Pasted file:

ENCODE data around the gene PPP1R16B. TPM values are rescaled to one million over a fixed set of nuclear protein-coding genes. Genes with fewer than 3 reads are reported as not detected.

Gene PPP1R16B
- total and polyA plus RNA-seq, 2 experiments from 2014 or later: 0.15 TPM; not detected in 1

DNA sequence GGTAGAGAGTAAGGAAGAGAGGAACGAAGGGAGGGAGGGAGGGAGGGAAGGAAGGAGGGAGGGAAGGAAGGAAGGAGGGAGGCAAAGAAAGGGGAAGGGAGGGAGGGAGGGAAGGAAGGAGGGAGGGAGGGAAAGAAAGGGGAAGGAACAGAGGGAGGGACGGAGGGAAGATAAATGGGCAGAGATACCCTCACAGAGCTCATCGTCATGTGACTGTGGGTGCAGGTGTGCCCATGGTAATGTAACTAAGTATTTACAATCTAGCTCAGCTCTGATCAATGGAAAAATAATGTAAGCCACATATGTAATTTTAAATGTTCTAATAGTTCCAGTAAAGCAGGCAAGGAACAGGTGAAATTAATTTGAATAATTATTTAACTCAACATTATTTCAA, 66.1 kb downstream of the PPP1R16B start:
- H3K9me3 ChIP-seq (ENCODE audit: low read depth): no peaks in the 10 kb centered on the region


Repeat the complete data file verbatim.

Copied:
ENCODE data around the gene PPP1R16B. TPM values are rescaled to one million over a fixed set of nuclear protein-coding genes. Genes with fewer than 3 reads are reported as not detected.

Gene PPP1R16B
- total and polyA plus RNA-seq, 2 experiments from 2014 or later: 0.15 TPM; not detected in 1

DNA sequence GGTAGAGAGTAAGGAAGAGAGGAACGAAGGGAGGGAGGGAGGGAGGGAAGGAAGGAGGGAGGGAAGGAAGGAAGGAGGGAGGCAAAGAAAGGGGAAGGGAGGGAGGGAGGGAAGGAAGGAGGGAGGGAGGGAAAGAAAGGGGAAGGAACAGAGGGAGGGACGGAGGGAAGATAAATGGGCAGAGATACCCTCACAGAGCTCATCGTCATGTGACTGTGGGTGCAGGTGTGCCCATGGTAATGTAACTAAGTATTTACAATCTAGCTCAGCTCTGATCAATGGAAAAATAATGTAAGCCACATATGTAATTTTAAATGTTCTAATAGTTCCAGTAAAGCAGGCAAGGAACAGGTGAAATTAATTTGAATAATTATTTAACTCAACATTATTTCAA, 66.1 kb downstream of the PPP1R16B start:
- H3K9me3 ChIP-seq (ENCODE audit: low read depth): no peaks in the 10 kb centered on the region